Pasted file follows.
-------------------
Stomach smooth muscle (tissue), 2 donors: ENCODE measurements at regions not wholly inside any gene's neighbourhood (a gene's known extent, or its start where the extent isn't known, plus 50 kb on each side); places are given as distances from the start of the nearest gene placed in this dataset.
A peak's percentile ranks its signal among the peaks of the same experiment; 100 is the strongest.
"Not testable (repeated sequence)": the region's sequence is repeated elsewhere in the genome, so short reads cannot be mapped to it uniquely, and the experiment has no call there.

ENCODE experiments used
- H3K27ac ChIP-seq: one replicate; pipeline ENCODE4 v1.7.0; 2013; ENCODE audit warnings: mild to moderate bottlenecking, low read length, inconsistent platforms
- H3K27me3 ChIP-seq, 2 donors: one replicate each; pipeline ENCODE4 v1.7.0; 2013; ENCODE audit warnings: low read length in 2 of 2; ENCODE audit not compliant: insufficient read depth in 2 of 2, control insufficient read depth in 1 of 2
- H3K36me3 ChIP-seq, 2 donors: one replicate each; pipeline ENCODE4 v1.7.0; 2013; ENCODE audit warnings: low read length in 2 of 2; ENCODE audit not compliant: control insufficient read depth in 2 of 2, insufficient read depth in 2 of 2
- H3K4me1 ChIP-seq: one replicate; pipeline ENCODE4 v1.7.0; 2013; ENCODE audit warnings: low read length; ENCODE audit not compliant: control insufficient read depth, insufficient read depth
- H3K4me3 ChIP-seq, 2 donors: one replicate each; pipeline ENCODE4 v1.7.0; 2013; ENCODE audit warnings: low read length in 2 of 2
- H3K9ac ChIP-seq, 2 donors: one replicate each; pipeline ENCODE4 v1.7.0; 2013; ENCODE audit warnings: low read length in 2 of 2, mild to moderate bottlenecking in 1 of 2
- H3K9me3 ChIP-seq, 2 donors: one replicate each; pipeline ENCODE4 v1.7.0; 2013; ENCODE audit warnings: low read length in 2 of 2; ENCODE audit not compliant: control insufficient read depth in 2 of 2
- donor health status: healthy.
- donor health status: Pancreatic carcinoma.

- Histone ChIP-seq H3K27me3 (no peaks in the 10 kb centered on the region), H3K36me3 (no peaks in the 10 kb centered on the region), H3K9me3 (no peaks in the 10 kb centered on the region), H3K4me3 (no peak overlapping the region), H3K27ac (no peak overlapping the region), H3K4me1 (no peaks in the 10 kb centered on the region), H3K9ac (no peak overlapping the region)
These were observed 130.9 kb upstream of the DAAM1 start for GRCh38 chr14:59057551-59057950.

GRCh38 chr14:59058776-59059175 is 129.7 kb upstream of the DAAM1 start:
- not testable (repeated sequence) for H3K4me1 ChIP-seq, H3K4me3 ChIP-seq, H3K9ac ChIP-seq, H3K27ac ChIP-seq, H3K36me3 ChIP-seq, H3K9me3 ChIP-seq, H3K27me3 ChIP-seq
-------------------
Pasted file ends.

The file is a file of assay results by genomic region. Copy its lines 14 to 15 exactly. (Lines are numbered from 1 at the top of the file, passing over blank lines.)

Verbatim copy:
- Histone ChIP-seq H3K27me3 (no peaks in the 10 kb centered on the region), H3K36me3 (no peaks in the 10 kb centered on the region), H3K9me3 (no peaks in the 10 kb centered on the region), H3K4me3 (no peak overlapping the region), H3K27ac (no peak overlapping the region), H3K4me1 (no peaks in the 10 kb centered on the region), H3K9ac (no peak overlapping the region)
These were observed 130.9 kb upstream of the DAAM1 start for GRCh38 chr14:59057551-59057950.